Episode 164 - British sappers cross Block Drift into Xhosaland setting off a chain of events on the eve of war

History of South Africa podcast

31-03-2024 • 21 mins

This is episode 164. Remember when we left off we’d been hearing about the squad of Royal engineers who’d crossed into amaXhosa territory over the Tyhume River in January 1846.

They were led by Lieutenant J Stokes — this small team of five were surveying land for the site of the new fort.

Little did they know that their crossing of Block Drift into Ngqika country was a small initial skirmish that was going to lead to war. Some say war was coming anyway, however their blatant trespass definitely applied the amaXhosa chief’s minds as you’re going to hear.

They’d crossed over from the Ceded Territory where forts were allowed, into Xhosa territory where forts definitely weren’t and why they did this has been debated.

Conservative preacher Henry Calderwood if you remember had also been shocked by the news and wrote a letter warning the Cape Governor of this umbrage.

Chief Mgolombane Sandile of the Rharhabe was under pressure from other chiefs, and his young warriors. Sandile had been thrown into his role almost a decade earlier and faced crises after crises. His older brother Maqoma despised him, no worse, hated him and mainly for his superior rank. Sandile however, was no fool, his speeches that have been written down prove he was an agile thinker and he determined policy only through consultation with another brother, Anta and a wise counsellor, Thyala. The latter lived near Sandile at the Burns Hill mission.

There was an obvious and steady march to war once more on the Eastern Cape frontier.
Sandile decided to go and visit the engineers himself to see what they were up to. A lot has been made of this visit — that he arrived with a full war party and was aggressive. It so happened that shortly before he set off, he’d received a letter from the English administrator of the Ceded Territory, Charles Lennox Stretch who was based in Fort Beaufort.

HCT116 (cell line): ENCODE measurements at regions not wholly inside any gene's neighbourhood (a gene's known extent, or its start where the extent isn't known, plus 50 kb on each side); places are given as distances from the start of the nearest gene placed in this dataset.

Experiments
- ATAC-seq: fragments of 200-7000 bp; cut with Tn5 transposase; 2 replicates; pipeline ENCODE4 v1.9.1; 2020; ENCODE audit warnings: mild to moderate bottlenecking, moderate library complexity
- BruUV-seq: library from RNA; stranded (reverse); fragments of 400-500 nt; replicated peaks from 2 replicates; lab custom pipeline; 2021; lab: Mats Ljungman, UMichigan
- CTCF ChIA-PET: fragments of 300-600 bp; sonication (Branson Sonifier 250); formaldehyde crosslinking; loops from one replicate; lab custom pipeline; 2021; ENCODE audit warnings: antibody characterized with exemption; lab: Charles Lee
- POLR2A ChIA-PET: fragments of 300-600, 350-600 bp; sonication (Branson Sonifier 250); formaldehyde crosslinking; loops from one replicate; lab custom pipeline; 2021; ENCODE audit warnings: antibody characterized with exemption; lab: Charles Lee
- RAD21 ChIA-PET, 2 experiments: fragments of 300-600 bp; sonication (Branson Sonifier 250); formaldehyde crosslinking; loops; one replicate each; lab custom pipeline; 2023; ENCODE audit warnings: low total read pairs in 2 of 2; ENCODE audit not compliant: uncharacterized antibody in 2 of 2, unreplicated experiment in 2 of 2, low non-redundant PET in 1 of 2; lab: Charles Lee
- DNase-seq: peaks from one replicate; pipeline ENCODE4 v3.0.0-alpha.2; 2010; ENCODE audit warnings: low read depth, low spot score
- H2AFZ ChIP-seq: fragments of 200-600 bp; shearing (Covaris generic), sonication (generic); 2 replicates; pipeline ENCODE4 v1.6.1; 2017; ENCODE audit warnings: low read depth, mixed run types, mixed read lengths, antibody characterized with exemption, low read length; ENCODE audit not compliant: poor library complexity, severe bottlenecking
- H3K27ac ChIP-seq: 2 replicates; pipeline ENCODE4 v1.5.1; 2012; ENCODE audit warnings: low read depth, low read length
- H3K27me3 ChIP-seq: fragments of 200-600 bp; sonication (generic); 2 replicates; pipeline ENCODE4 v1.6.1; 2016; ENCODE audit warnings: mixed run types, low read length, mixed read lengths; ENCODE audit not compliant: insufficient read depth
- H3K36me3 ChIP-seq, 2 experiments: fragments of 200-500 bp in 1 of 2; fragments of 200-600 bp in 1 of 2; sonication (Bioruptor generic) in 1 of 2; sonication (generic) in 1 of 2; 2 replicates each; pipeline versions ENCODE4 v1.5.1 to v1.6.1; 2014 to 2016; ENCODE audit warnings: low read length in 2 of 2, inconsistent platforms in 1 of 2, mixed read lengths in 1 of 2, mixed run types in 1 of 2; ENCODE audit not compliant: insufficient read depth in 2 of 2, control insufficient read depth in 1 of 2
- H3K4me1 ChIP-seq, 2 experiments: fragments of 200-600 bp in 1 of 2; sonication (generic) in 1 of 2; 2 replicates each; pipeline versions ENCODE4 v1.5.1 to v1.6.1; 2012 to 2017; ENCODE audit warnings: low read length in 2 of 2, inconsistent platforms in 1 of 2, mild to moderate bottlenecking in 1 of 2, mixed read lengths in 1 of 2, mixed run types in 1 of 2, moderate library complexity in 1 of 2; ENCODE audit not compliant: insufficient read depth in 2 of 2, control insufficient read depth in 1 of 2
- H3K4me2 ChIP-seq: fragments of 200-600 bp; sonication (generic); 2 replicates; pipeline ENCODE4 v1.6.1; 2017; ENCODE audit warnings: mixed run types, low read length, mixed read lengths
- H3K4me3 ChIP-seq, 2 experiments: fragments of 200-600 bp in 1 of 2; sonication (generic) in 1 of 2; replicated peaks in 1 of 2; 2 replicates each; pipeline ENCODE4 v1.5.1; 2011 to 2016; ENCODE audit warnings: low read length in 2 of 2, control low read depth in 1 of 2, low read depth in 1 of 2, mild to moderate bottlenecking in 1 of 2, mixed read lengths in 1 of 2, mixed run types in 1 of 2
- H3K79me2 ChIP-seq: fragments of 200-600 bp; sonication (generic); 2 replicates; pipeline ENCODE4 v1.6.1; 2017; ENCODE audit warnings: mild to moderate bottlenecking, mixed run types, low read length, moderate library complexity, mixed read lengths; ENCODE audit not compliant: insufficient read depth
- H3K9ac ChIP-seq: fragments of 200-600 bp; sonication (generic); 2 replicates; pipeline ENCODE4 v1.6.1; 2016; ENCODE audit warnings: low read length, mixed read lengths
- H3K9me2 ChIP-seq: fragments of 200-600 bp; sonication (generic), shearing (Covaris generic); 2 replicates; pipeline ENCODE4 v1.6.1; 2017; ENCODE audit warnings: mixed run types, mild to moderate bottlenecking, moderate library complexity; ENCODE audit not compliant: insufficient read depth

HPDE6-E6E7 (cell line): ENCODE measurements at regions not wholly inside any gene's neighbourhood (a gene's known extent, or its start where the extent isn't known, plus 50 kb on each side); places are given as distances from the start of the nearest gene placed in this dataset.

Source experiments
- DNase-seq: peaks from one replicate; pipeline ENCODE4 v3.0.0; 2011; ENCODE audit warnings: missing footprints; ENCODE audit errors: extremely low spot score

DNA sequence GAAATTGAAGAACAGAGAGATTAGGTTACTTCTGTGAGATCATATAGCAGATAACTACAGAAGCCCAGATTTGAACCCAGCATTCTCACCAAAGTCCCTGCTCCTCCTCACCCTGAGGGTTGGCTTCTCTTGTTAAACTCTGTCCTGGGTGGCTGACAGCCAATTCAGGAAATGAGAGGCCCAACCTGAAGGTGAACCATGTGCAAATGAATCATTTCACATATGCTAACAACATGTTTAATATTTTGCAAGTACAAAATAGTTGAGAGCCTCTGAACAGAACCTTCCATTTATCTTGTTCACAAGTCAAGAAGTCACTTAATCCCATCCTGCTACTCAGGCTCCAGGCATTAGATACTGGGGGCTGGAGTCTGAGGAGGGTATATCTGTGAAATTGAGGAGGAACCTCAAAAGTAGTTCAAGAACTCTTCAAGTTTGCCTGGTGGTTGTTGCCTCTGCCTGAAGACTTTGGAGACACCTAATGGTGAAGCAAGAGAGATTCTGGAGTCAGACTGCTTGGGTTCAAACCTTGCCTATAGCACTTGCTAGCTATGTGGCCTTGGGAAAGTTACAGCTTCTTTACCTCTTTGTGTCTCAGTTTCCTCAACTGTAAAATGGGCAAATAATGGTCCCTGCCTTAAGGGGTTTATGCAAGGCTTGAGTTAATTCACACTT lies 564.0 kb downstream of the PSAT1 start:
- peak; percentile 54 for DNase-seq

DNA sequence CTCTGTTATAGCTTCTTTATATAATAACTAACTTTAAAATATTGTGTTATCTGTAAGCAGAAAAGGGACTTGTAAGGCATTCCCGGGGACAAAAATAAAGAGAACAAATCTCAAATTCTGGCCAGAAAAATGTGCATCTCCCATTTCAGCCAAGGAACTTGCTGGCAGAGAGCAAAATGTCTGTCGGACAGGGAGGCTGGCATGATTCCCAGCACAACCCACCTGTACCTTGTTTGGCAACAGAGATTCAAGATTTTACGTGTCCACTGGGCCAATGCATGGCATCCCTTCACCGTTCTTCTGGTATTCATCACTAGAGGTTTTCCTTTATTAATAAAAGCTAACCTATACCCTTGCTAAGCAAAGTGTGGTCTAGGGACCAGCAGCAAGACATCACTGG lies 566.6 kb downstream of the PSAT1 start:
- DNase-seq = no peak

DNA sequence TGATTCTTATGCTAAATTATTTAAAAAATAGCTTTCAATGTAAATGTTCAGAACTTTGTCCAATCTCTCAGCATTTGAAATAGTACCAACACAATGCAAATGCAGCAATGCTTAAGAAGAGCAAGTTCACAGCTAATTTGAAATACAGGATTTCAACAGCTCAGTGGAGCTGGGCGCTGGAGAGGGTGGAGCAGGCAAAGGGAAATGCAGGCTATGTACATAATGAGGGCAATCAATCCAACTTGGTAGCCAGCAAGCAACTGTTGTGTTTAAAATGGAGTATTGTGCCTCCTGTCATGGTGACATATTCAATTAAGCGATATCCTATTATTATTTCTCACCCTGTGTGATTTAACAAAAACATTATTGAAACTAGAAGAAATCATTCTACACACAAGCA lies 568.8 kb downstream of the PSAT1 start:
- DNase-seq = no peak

It was a letter of complaint about cattle theft and about an incident where Sandile had slapped an trader who’d insulted him, then taken goods from his shop. Sandile sent his reply saying that both the Governor of the Cape Sir Peregrine Maitland and Stretch were rascals, and that the traders were under his feet as chief and he’d do what he liked with them, and those who complained about cattle theft should shut up.

It was in this dark mood that Sandile arrived at Block Drift — at the site of the proposed fort. The five British soldiers in the survey camp were shaken by his attitude, and Lieutenant Stokes sent an urgent message to Fort Beaufort for reinforcements.
A darkness seemed to hang over the region through that February, the traditional month of thunderstorms which cracked open the skies, and mirrored the sentiment of both amaXhosa and settler. This year was dry, despite these flashing storms, little rain had fallen increasing the sense of foreboding.

For the amaXhosa, this constant threat of an invasion of their land appeared to be attached to genocidal intent. The land rooted their ways and the settlers had made it clear that they wanted nothing to do with the Xhosa culture, their ancient way of life was anathema to these new arrivals. As with other areas of the globe, the immigrants were encroaching not only on territory, but on the very idea of autochthonous survival.